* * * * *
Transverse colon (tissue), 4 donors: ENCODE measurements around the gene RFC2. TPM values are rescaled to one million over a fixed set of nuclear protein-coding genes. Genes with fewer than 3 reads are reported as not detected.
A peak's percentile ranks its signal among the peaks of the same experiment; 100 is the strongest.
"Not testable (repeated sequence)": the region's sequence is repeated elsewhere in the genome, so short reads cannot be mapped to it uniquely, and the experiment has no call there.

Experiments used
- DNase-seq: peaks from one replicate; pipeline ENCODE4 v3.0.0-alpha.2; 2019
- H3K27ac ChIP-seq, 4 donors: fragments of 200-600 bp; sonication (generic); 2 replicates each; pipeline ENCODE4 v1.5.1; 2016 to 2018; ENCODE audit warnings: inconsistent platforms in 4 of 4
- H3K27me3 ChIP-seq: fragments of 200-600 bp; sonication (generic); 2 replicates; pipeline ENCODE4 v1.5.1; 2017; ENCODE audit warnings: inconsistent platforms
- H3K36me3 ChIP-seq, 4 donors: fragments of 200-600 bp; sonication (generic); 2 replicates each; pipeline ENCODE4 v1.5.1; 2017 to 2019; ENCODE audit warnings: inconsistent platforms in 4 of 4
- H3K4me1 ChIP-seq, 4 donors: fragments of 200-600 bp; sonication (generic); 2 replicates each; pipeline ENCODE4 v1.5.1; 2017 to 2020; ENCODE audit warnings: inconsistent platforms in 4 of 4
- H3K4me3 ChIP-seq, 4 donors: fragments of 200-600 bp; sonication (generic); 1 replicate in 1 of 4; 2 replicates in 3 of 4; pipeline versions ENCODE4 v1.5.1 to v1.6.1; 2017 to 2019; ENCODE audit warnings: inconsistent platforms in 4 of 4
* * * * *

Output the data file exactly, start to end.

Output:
Transverse colon (tissue), 4 donors: ENCODE measurements around the gene RFC2. TPM values are rescaled to one million over a fixed set of nuclear protein-coding genes. Genes with fewer than 3 reads are reported as not detected.
A peak's percentile ranks its signal among the peaks of the same experiment; 100 is the strongest.
"Not testable (repeated sequence)": the region's sequence is repeated elsewhere in the genome, so short reads cannot be mapped to it uniquely, and the experiment has no call there.

Experiments used
- DNase-seq: peaks from one replicate; pipeline ENCODE4 v3.0.0-alpha.2; 2019
- H3K27ac ChIP-seq, 4 donors: fragments of 200-600 bp; sonication (generic); 2 replicates each; pipeline ENCODE4 v1.5.1; 2016 to 2018; ENCODE audit warnings: inconsistent platforms in 4 of 4
- H3K27me3 ChIP-seq: fragments of 200-600 bp; sonication (generic); 2 replicates; pipeline ENCODE4 v1.5.1; 2017; ENCODE audit warnings: inconsistent platforms
- H3K36me3 ChIP-seq, 4 donors: fragments of 200-600 bp; sonication (generic); 2 replicates each; pipeline ENCODE4 v1.5.1; 2017 to 2019; ENCODE audit warnings: inconsistent platforms in 4 of 4
- H3K4me1 ChIP-seq, 4 donors: fragments of 200-600 bp; sonication (generic); 2 replicates each; pipeline ENCODE4 v1.5.1; 2017 to 2020; ENCODE audit warnings: inconsistent platforms in 4 of 4
- H3K4me3 ChIP-seq, 4 donors: fragments of 200-600 bp; sonication (generic); 1 replicate in 1 of 4; 2 replicates in 3 of 4; pipeline versions ENCODE4 v1.5.1 to v1.6.1; 2017 to 2019; ENCODE audit warnings: inconsistent platforms in 4 of 4